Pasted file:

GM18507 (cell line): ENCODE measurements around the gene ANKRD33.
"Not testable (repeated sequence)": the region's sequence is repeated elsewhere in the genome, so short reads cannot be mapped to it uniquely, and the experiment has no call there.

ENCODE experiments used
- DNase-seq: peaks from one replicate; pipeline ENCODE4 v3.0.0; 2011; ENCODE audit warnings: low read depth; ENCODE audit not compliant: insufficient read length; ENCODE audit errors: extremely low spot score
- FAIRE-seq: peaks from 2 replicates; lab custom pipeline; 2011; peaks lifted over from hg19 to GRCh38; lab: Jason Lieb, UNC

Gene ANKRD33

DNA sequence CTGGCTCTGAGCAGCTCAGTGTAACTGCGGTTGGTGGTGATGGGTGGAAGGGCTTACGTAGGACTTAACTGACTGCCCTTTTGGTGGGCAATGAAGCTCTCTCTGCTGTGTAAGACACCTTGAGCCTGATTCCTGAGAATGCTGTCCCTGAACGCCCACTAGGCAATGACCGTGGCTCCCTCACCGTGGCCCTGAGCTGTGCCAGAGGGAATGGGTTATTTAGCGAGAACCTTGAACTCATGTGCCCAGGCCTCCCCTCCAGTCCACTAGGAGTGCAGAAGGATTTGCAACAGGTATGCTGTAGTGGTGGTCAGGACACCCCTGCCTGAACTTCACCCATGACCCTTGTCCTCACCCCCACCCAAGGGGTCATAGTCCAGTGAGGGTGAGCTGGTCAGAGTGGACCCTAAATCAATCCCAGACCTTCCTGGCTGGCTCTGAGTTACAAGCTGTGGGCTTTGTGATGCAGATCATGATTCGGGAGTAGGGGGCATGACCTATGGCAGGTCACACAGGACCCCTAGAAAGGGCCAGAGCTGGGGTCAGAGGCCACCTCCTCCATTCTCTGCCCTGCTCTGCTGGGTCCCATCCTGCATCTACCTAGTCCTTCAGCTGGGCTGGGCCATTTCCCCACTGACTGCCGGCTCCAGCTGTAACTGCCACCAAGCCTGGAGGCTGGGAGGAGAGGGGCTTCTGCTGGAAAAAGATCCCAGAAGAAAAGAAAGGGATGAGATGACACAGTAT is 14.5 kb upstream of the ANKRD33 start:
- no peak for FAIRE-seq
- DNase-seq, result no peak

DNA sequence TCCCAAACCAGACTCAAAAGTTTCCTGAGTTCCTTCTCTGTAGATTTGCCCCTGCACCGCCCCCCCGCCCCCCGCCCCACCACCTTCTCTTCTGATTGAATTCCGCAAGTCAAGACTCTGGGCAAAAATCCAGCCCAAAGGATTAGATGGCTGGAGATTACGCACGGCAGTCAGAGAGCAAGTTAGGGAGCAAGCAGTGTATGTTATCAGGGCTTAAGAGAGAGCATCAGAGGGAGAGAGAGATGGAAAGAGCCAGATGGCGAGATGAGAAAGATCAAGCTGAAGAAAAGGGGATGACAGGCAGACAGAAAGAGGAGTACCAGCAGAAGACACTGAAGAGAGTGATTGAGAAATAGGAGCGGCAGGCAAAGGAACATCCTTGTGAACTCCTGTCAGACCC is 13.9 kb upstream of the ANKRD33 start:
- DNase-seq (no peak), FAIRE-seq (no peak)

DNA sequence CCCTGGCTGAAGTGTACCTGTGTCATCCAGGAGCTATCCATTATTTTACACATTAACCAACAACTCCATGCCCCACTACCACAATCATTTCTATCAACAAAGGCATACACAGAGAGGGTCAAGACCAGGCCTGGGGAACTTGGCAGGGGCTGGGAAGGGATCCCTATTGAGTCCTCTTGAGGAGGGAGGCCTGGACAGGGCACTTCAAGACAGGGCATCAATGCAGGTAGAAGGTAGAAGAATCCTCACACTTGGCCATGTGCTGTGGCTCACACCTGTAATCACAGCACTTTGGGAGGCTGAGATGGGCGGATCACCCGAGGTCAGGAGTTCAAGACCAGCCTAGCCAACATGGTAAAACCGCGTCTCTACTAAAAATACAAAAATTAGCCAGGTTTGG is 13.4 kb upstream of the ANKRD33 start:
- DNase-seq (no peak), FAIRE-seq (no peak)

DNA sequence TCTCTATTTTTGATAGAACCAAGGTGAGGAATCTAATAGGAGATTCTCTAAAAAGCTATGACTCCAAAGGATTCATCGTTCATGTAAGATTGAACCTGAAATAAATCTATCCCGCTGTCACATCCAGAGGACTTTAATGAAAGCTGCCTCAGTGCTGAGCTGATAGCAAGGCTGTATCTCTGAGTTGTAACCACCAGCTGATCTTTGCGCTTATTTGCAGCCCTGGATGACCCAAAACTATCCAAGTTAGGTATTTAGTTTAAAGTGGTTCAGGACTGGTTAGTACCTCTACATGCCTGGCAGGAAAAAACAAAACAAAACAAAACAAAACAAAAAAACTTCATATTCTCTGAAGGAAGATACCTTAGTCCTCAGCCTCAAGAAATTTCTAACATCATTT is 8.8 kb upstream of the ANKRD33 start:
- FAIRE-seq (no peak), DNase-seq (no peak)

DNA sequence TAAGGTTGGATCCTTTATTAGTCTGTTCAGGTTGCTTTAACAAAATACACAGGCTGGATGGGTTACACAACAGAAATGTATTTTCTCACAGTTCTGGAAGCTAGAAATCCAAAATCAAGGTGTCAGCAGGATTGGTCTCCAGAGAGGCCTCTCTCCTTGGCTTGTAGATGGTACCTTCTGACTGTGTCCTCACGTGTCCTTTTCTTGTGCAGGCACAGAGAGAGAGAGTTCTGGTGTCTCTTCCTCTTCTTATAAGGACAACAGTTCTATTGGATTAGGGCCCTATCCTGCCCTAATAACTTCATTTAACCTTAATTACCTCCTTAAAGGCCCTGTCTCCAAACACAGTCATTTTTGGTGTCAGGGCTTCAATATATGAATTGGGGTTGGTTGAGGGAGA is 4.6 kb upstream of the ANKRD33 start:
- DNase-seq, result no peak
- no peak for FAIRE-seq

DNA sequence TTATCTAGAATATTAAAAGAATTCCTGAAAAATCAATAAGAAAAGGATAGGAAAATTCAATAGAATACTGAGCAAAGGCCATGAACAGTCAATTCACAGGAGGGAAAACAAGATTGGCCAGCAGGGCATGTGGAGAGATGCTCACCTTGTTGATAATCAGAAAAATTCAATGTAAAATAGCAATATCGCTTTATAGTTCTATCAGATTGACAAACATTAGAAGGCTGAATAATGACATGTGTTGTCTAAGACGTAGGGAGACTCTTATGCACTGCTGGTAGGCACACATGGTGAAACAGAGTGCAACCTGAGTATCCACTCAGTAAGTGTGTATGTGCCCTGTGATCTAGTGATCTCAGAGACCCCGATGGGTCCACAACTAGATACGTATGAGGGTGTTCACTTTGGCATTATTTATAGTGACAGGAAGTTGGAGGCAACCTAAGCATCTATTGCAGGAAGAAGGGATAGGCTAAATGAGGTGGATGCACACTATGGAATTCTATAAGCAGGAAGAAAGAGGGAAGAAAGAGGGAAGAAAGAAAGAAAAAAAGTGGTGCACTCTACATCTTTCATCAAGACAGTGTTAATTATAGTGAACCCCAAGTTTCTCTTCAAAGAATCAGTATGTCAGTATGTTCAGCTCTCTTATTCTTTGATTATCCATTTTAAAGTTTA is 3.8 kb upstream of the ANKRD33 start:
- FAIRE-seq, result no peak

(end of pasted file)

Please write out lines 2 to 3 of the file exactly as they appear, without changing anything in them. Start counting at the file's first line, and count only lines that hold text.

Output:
"Not testable (repeated sequence)": the region's sequence is repeated elsewhere in the genome, so short reads cannot be mapped to it uniquely, and the experiment has no call there.

ENCODE experiments used